British Broadcasting Corporation


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British Broadcasting Corporation

(company)
(BBC) The non-commercial UK organisation that commissions, produces and broadcasts television and radio programmes.

The BBC commissioned the "BBC Micro" from Acorn Computers for use in a television series about using computers. They also have one of the world's most respected news websites (on which I work!).

BBC Home.

BBC News.
References in periodicals archive ?
The British Broadcasting Corporation pulled the program from the air in 2004 after protests.
The British Broadcasting Corporation (BBC) has revealed that its Persian language Internet website has been blocked by authorities in Iran for the first time.
MONDAY' TUESDAY' WEDNESDAY' THURSDAY' FRIDAY' SATURDAY' BBC and the BBC Logo are trade marks of the British Broadcasting Corporation and are used under licence.
With the notable exception of the British Broadcasting Corporation, few mass media outlets in the United States have given her the exposure she truly deserves.
Cathy Smith describes the imperatives of the British Broadcasting Corporation (BBC) as a British media body and explores the responsibilities of organizations other than libraries to provide preservation and access to digital information.
As far as I am aware, the Scots, in common with the English, Welsh and those who live in Northern Ireland, pay a compulsorily Licence Fee to the BRITISH Broadcasting Corporation.
She then became involved in broadcasting and writing, and succeeded in writing quite a few books and doing a number of TV programs with the British Broadcasting Corporation.
Though wolves have a sinister and near-mystical reputation, CLCP worked in conjunction with the British Broadcasting Corporation (BBC) to capture some extraordinary footage of wolves roaming unnoticed through rush-hour traffic on their way back from the local zoo, where they regularly venture for scraps of meat.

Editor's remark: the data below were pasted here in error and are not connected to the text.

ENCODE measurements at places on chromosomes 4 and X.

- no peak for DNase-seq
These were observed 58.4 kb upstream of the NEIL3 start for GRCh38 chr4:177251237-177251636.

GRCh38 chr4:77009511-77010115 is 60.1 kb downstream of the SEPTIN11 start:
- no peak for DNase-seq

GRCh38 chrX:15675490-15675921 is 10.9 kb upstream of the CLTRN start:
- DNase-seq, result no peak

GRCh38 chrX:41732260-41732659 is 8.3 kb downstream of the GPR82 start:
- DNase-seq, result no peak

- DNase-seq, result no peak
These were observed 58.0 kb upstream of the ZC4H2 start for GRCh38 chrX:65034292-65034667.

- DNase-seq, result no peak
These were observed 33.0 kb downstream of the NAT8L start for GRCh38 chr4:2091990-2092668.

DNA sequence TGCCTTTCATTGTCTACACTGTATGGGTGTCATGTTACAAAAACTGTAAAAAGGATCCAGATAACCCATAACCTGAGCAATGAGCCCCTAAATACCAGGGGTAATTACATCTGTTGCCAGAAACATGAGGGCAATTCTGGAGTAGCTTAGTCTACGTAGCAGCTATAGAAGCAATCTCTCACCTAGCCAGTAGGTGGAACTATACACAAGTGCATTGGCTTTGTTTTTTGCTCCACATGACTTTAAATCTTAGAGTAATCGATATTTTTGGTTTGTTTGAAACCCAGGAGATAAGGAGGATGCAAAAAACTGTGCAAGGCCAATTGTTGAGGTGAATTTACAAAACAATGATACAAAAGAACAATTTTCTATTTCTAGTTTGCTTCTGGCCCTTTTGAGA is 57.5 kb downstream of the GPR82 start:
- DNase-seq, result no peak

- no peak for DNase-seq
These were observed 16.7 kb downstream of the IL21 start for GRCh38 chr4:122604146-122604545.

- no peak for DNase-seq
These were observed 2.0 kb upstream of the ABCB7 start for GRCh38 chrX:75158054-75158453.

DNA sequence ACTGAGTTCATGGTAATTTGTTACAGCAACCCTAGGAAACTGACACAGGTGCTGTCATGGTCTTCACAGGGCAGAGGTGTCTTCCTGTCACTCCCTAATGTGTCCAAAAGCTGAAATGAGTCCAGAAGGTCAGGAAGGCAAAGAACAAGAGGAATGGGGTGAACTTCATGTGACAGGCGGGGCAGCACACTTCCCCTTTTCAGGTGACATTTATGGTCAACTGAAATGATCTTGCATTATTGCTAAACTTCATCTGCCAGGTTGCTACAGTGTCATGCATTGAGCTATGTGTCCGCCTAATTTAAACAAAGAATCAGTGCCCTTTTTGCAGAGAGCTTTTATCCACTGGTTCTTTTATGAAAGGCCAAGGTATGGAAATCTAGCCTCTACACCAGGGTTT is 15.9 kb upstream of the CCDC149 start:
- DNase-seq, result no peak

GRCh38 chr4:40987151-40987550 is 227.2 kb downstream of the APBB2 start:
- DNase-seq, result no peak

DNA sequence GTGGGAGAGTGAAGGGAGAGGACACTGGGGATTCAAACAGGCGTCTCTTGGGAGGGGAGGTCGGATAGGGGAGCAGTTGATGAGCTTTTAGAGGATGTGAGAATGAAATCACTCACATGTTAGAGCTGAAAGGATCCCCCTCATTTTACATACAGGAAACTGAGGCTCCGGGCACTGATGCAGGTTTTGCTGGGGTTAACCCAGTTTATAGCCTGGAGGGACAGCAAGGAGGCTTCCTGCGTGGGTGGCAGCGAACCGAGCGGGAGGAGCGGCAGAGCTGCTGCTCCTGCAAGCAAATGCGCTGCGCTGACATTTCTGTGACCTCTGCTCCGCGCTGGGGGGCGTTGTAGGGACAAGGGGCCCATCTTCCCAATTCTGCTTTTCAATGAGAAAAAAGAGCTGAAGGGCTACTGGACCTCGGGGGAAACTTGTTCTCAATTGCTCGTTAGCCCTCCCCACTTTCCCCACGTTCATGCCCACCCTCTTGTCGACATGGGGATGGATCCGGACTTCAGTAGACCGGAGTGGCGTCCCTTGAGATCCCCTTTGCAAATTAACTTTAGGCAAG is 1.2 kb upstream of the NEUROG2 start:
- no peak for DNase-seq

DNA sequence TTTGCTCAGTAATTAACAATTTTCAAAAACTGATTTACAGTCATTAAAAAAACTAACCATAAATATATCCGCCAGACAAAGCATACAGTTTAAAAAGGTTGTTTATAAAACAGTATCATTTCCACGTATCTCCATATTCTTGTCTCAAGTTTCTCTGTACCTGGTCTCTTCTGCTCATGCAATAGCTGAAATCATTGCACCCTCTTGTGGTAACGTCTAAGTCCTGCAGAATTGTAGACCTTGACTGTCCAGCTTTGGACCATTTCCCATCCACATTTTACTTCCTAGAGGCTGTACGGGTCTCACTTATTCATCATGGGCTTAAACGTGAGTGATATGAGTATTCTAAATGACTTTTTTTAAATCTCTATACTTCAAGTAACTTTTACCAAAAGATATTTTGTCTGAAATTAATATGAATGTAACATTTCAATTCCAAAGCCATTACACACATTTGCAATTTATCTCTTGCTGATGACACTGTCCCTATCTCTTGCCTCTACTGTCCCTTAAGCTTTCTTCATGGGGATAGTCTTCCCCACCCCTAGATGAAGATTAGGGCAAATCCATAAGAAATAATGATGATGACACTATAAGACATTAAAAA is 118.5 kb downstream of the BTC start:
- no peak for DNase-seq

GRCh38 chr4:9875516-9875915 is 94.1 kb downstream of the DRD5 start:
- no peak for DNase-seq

The EU backing British Broadcasting Corporation has reluctantly reported that governing parties throughout Europe, all of whose leaders are supporters of the EU, "are suffering big losses.
Born in Northern Ireland in 1918, Betty Doonan became a leading aircraft electrician for the Royal Air Force during World War II and "eventually bluffed her way into the editorial news department of the British Broadcasting Corporation.
Also on This Day: 1685: Louis XIV revoked the Edict of Nantes; 1866: Alaska was officially transferred to the USA by Russia; 1922: The British Broadcasting Corporation was officially formed; 1966: Death of cosmetic company founder Elizabeth Arden; 1963: Harold Macmillan resigned as Prime Minister; 1968: American athlete Bob Beamon became the first man to complete a long jump beyond 28ft with a staggering 29ft, 21/1-inch leap at the Mexico Olympics; 1988: Home Secretary Douglas Hurd banned all broadcasts involving terrorist spokesmen; 1989: San Francisco hit by an earthquake that kills more than 250.
According to a report by the British Broadcasting Corporation, there are about 300,000 children throughout the world who are forced to fight in wars (see map, p.

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